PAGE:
Josh Loyal shows off the huge stage and dancefloor of El Volcan.
When Joshua Grigaitis, better known as Josh Loyal, first stepped foot inside the freshly renovated El Volcan Nightclub (4920 Northrup Avenue, 314-241-2005)
, he could scarcely believe his eyes.
Loyal, 41, has lived just a few blocks away from the Hill neighborhood spot for years. He'd driven past it innumerable times, and as the founder of the Loyal Family promotion and events company, he'd even once booked a reggae show there, some fifteen years ago or so. It was the only show he'd done at El Volcan, though, as the experience hadn't been ideal.
So when friend and fellow promoter Clayton Elkins recently asked him what he thought about doing an event there, Loyal's recommendation was tempered. He suggested Elkins poke his head in and see for himself if the space would fit his needs.
Elkins came back stunned by what he saw.
"He was like, 'Dude, that's a pretty cool place. It's pretty big,'" Loyal, 41, recalls. "I was like, 'Yeah it is, probably 500 people.' He's like, 'No, it's way bigger than 500.' I'm like, 'Eh, I mean 500 is pretty packed, probably 300 is more comfortable.' He's like, 'No dude, it's huge
Unbeknownst to Loyal, the building, situated between I-44 and a U-Haul store off Kingshighway, had been under new ownership for the last two years, and those owners had also taken over the room next door to the venue's old space. That much, much larger room was previously a two-level with an office upstairs and a factory on the first floor; the owners had gutted the whole thing and transformed it into a massive concert venue with a full lighting and sound system on par with those you'd find at more established, larger venues in town. About six months ago they finally got the building's sprinkler system in place.
When Loyal went to check the space out, he was flabbergasted that it had managed to fly under his radar for so long, despite his living only three blocks away. He estimates it now has a capacity of about 1,600 people.
"It is huge," Loyal says. "There's no other way to say 'huge.' And people still don't really understand what I'm saying when I say 'huge' until you walk in and you're like, 'Wait — this is huge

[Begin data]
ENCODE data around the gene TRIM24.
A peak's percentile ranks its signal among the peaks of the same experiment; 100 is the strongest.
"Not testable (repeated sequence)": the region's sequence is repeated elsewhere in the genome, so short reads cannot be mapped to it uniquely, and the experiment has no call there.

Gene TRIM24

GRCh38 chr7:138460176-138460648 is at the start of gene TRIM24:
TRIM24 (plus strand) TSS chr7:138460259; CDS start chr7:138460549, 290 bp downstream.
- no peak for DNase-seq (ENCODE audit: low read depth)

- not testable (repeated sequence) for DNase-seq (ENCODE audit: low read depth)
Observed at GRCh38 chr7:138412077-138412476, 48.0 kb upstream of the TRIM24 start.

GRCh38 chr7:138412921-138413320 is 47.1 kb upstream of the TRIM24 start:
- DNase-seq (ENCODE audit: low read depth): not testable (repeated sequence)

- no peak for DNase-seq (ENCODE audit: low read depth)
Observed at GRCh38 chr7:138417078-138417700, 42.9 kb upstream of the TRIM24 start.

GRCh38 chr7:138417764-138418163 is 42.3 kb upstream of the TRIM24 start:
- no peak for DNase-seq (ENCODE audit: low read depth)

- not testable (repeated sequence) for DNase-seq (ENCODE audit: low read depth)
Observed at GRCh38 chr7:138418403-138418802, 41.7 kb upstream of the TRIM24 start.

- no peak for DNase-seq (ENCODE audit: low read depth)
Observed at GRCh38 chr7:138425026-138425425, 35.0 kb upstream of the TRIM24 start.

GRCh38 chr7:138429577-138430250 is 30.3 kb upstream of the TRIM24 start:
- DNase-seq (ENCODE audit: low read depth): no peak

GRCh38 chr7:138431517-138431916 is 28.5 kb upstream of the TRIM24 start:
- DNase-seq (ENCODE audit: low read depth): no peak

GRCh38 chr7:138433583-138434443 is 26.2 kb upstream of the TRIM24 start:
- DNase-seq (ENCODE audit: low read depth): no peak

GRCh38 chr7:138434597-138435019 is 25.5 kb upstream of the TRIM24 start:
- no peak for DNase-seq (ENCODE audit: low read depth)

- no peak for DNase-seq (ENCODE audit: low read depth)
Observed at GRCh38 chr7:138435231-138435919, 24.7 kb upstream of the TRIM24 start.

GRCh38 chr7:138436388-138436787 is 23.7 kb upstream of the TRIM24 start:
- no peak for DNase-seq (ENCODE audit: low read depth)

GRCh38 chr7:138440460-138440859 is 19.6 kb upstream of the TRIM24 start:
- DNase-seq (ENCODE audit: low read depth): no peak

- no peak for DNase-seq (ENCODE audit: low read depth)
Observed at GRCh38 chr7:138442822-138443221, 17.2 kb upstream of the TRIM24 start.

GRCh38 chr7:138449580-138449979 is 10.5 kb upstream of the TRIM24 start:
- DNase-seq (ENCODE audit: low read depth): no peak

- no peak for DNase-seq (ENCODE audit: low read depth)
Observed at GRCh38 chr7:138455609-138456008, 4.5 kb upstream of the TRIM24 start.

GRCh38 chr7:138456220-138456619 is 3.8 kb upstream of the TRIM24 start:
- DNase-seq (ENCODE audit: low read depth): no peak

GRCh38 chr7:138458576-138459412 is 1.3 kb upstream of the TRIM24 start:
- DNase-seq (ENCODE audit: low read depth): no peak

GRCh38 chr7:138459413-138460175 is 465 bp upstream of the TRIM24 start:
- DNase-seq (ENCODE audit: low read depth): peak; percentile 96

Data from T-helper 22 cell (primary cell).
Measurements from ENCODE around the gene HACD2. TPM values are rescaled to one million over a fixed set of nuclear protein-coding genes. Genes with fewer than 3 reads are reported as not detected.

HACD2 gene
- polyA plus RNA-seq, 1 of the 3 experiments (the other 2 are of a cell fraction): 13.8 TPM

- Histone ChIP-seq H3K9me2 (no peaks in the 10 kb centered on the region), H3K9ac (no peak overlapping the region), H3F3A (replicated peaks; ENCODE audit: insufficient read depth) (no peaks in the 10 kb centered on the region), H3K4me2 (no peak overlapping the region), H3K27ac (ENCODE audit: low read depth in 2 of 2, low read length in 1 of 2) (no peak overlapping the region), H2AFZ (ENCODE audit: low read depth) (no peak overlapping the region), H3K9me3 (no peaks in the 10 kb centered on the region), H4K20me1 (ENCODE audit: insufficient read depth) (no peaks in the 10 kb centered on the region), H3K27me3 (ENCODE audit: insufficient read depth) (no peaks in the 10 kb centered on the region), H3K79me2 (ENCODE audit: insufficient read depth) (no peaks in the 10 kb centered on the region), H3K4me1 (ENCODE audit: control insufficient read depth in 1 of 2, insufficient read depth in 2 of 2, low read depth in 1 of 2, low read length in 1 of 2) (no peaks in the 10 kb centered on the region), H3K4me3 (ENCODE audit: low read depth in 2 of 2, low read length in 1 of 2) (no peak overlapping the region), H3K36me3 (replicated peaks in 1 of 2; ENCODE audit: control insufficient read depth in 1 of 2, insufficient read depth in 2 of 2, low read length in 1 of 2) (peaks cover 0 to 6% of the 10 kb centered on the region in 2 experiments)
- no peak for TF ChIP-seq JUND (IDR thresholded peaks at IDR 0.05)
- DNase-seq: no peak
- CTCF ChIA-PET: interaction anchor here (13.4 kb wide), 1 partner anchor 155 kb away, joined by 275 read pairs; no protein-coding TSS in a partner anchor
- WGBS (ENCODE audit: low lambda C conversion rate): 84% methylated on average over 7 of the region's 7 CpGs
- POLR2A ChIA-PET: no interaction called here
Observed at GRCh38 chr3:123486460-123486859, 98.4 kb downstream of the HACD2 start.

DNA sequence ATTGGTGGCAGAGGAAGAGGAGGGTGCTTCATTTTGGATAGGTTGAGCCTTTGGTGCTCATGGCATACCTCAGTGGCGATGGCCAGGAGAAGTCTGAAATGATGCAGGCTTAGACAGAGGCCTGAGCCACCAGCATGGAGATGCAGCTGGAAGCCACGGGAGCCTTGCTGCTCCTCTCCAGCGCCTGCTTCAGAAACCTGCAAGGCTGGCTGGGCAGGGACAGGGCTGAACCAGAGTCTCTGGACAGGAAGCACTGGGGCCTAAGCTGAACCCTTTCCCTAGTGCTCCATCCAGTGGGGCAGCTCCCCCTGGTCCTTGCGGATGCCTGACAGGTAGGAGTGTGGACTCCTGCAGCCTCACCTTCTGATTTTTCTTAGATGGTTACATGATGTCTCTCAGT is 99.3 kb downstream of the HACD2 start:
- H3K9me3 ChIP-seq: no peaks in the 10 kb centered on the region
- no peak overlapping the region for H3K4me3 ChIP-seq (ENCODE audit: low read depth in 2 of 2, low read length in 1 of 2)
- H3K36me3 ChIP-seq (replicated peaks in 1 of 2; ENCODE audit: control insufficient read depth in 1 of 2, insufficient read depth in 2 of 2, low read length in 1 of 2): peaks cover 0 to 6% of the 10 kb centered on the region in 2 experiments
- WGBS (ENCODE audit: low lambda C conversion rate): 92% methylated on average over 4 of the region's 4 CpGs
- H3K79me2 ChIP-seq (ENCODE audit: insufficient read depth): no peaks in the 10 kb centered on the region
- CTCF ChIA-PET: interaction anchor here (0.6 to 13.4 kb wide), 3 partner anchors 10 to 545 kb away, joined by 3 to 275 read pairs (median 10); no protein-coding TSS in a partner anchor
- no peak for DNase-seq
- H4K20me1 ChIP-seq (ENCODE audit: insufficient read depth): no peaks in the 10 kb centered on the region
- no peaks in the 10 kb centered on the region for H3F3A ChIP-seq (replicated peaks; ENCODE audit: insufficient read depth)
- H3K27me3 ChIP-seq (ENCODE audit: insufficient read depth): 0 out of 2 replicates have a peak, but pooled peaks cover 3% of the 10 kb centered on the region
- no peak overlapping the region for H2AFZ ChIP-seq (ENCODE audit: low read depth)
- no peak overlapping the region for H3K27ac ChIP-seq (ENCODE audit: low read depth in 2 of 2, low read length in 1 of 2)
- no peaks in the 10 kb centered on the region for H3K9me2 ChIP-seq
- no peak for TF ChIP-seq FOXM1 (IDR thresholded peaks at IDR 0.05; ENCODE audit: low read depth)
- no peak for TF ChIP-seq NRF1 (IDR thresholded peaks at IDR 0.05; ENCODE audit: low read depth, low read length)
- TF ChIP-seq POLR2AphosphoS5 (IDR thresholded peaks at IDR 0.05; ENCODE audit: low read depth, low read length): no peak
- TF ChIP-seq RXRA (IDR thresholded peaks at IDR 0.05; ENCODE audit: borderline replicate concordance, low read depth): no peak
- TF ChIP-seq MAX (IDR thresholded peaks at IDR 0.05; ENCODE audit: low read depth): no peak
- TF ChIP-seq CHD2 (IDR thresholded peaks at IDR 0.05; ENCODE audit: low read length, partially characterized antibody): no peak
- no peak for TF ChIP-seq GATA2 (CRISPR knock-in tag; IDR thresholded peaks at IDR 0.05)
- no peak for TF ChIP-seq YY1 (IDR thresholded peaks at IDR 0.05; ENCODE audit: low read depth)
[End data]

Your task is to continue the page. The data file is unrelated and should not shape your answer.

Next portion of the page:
Loyal has been involved in booking shows and running venues in the St. Louis area for decades now. He's best known for his work with Loyal Family and the 2720 Cherokee Performing Arts Center, which he owned for the majority of its run (it closed last year
). And his family owns Pop's Blue Moon
, where Loyal first got his sea legs booking musical acts.
He estimates that El Volcan is twice as big as the famously large 2720 space. And on top of everything else, it has a license to sell alcohol until 3 a.m.
"This room holds twice as many people," he says. "It's more Pop's [Nightclub]; it's more Delmar Hall, really."
The venue has an appropriately large bar to match its huge size, with a 3 a.m. license as well.
After seeing the space, Loyal went to speak with the new owners — a Latino family that is apparently press shy. (RFT
spoke to the father briefly on Friday, but he declined to be interviewed. He suggested his son or daughter might call back, but that never happened.) As it turns out, they'd been using the space to host events catered to St. Louis' Hispanic community since taking it over two years ago. But those shows tend to take place only on the weekends, leaving the building empty most of the time.
Enter Loyal. He and the owners struck up a deal that would allow him to handle weekday bookings while they retain its use for weekend shows — which apparently really pack 'em in.
"I've seen videos of this room with 1,200 people, with giant LED panels on each side of the stage, LEDs up in the top and like a ten-piece mariachi band rocking out and everybody dancing," Loyal says. "There's fourteen moving lights already installed all around the room. So when it's dark and they're blasting, it's like, 'Whoa!'"
For his part, Loyal intends to bring diverse programming to the weekday shows. That should involve electronic music, rock & roll, burlesque, comedy — anything that could be well-served by the space.
This room, next door to the one with the stage, used to serve as the entirety of El Volcan, before its recent renovations.
"You could do probably 500 people seated," he says. "I haven't even done the math yet, but I don't even have to. If I can get 225 on the floor at 2720 I can probably get 600 in here. That's a lot of seats."
Loyal says that he's not motivated by money — he'd been mostly retired from booking and promoting shows until this perfectly tailored opportunity fell into his lap. In keeping, he says he doesn't intend to try to compete with the other larger venues in the St. Louis area — but he won't be sitting on his hands, either.
"I'm not trying to hustle or battle with anyone. I'm not gonna try to outbid Delmar Hall on anything," Loyal explains. "But I am
gonna put some fair offers in, and their offers are going to have to be more fair. And they're probably not gonna be happy about that."
Loyal's goal, he says, is simply to bring great music to an amazing but underutilized venue for the people of St. Louis to enjoy.
"I don't want to misrepresent myself or anyone else or the whole vibe of the place. It's not a takeover," he says. "We're coming into the place and we're gonna help curate the calendar. And we're gonna make good shows happen and bring good crowds and make good vibes and put lots of different music in here."
Though frankly, he's still a bit flabbergasted by the whole thing.
"It's 1,600 capacity, 3 a.m., on the Hill," he says. "That little phrase that I just said? I don't think St. Louis ever thought that would even be done."
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